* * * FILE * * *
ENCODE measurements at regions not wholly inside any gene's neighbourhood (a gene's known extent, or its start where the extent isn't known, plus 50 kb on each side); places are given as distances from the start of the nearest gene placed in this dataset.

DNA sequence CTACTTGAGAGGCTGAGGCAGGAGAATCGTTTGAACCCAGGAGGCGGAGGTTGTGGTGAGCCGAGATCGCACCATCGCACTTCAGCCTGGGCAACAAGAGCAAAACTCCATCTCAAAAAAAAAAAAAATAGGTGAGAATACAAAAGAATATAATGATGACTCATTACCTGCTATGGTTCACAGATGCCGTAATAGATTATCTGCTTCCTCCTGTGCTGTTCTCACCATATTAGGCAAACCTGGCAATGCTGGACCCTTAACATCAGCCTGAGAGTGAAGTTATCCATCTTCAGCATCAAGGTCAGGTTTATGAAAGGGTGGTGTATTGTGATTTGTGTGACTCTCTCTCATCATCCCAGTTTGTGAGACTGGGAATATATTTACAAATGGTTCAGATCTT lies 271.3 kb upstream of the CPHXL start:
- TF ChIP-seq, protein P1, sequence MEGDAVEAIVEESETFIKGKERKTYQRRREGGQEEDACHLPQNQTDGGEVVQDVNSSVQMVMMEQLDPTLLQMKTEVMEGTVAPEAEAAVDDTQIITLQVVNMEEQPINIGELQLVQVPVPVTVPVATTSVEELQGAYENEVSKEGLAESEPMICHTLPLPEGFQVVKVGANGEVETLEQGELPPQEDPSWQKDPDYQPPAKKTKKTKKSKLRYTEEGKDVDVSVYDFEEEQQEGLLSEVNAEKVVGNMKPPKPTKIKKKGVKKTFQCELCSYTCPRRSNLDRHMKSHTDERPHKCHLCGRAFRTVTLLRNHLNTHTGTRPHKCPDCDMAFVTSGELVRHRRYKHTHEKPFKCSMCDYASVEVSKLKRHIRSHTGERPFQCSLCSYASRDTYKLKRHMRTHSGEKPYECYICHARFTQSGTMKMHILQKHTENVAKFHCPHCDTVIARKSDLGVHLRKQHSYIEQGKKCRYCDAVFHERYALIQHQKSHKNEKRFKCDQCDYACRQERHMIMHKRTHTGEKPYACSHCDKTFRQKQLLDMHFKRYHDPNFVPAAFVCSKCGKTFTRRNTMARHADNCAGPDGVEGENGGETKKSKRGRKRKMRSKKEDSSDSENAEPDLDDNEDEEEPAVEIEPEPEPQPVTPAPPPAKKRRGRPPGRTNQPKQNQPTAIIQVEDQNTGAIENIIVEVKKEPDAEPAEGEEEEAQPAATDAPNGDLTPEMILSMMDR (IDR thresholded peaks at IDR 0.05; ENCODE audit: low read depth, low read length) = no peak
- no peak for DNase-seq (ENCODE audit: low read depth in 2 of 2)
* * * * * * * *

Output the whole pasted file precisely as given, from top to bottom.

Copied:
ENCODE measurements at regions not wholly inside any gene's neighbourhood (a gene's known extent, or its start where the extent isn't known, plus 50 kb on each side); places are given as distances from the start of the nearest gene placed in this dataset.

DNA sequence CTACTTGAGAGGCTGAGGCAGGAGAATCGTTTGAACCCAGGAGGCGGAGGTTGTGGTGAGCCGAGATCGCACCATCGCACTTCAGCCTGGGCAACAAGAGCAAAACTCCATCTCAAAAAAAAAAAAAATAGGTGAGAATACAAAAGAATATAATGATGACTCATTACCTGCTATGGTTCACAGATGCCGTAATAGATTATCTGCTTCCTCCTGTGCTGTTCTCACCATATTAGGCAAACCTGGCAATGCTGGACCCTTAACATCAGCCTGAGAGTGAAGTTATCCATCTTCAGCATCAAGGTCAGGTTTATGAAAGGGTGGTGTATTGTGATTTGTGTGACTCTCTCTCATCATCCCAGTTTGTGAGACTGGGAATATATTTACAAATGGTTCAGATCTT lies 271.3 kb upstream of the CPHXL start:
- TF ChIP-seq, protein P1, sequence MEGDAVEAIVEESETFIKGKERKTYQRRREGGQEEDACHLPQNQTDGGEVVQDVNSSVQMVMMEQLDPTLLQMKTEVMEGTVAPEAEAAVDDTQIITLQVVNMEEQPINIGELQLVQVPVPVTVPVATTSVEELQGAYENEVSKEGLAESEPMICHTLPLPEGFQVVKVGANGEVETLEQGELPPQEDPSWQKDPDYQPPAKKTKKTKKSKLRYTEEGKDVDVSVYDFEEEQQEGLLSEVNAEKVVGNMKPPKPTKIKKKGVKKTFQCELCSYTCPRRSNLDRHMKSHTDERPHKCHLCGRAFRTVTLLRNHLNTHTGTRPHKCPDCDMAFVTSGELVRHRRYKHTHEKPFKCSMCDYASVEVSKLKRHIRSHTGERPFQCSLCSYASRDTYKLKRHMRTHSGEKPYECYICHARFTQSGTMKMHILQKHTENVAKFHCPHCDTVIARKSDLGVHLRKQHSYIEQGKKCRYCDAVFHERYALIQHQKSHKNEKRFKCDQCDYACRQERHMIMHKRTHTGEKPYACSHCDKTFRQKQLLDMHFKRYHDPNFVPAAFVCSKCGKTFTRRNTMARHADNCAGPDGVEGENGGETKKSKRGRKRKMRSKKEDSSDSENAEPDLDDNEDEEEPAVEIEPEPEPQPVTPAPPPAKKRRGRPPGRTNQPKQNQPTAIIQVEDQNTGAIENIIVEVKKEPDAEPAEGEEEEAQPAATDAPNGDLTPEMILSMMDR (IDR thresholded peaks at IDR 0.05; ENCODE audit: low read depth, low read length) = no peak
- no peak for DNase-seq (ENCODE audit: low read depth in 2 of 2)